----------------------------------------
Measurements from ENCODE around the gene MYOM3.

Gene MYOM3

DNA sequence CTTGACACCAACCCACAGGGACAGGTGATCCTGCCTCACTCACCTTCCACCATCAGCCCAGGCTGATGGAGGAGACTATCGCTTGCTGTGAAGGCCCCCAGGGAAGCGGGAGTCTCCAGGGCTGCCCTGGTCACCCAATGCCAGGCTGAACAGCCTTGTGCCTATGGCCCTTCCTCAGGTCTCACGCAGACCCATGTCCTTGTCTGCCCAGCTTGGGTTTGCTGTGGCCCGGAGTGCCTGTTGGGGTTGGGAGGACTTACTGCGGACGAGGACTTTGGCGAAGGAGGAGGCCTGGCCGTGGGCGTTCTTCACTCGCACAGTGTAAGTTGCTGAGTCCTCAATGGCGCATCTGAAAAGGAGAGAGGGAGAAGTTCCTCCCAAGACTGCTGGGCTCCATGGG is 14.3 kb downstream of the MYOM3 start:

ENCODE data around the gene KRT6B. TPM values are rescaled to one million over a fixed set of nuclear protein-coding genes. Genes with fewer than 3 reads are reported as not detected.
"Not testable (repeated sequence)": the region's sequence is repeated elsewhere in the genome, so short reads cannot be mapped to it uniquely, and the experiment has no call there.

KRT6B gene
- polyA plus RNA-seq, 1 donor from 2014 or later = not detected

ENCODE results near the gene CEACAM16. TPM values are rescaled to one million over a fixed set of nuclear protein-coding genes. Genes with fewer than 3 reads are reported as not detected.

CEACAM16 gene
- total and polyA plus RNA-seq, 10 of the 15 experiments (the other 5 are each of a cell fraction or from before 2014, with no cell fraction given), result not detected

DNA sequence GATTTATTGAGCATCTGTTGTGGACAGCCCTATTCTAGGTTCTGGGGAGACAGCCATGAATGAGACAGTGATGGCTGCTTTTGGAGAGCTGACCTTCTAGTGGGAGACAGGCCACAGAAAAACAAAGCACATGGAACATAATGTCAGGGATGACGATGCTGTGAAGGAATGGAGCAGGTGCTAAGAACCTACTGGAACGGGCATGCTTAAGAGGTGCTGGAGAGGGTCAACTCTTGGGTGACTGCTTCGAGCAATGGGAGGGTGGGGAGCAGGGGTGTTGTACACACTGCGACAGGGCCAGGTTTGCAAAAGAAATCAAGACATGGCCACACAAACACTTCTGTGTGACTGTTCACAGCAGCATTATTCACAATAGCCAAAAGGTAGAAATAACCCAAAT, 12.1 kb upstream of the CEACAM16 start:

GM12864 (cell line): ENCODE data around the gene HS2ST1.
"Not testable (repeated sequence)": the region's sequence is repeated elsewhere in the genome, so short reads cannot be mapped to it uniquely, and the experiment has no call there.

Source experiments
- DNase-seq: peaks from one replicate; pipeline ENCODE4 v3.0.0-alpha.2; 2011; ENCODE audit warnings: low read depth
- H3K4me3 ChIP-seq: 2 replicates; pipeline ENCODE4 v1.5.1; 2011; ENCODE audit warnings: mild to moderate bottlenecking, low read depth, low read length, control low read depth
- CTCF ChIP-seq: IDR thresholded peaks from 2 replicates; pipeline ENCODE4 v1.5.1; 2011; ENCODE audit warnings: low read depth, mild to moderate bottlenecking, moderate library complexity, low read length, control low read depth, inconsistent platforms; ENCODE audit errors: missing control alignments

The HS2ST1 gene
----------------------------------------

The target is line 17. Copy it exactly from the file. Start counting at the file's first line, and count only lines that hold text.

- CTCF ChIP-seq: IDR thresholded peaks from 2 replicates; pipeline ENCODE4 v1.5.1; 2011; ENCODE audit warnings: low read depth, mild to moderate bottlenecking, moderate library complexity, low read length, control low read depth, inconsistent platforms; ENCODE audit errors: missing control alignments